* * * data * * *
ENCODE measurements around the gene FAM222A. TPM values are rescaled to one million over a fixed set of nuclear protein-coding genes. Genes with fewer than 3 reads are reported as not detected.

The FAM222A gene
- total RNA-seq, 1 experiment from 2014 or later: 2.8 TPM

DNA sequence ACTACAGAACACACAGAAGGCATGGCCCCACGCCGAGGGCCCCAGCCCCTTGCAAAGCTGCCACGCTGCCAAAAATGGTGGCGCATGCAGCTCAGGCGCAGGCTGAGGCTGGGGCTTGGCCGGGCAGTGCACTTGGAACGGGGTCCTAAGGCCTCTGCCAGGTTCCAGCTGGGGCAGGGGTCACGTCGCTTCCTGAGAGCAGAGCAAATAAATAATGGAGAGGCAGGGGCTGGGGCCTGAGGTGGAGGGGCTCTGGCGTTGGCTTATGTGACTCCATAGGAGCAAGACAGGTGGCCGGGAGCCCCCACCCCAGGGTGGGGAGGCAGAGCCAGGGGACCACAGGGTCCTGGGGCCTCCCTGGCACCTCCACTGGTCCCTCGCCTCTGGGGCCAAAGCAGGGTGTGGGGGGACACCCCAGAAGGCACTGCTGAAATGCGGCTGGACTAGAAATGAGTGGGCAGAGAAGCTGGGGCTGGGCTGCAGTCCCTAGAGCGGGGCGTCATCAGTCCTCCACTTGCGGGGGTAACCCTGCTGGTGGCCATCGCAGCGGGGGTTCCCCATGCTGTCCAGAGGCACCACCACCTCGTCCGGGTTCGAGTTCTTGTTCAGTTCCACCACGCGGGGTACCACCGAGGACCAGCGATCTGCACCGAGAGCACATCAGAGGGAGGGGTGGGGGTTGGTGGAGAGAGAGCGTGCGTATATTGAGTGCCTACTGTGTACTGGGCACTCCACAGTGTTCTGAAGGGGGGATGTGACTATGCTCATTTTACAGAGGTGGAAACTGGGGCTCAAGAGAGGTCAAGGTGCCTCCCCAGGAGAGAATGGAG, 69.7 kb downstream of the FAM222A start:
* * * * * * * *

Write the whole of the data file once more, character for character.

ENCODE measurements around the gene FAM222A. TPM values are rescaled to one million over a fixed set of nuclear protein-coding genes. Genes with fewer than 3 reads are reported as not detected.

The FAM222A gene
- total RNA-seq, 1 experiment from 2014 or later: 2.8 TPM

DNA sequence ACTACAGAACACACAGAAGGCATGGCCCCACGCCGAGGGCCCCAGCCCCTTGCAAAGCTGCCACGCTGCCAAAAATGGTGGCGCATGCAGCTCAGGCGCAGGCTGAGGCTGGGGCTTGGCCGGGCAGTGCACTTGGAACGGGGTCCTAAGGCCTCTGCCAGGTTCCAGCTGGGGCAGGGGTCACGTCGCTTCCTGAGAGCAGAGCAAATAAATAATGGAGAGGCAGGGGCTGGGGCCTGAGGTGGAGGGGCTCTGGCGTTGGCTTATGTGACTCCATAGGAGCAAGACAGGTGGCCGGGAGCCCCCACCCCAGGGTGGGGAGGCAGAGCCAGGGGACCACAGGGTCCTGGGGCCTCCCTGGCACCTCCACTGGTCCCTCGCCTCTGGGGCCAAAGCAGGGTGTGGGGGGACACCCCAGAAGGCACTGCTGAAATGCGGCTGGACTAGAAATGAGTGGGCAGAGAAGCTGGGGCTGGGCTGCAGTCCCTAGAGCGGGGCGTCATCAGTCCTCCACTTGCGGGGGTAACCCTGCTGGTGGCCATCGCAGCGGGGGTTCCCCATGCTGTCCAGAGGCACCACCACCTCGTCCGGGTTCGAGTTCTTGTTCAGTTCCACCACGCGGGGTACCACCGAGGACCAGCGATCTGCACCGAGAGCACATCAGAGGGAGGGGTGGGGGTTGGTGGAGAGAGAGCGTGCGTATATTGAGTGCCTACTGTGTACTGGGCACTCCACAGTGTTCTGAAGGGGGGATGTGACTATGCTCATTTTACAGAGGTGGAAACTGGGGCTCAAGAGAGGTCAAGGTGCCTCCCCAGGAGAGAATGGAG, 69.7 kb downstream of the FAM222A start: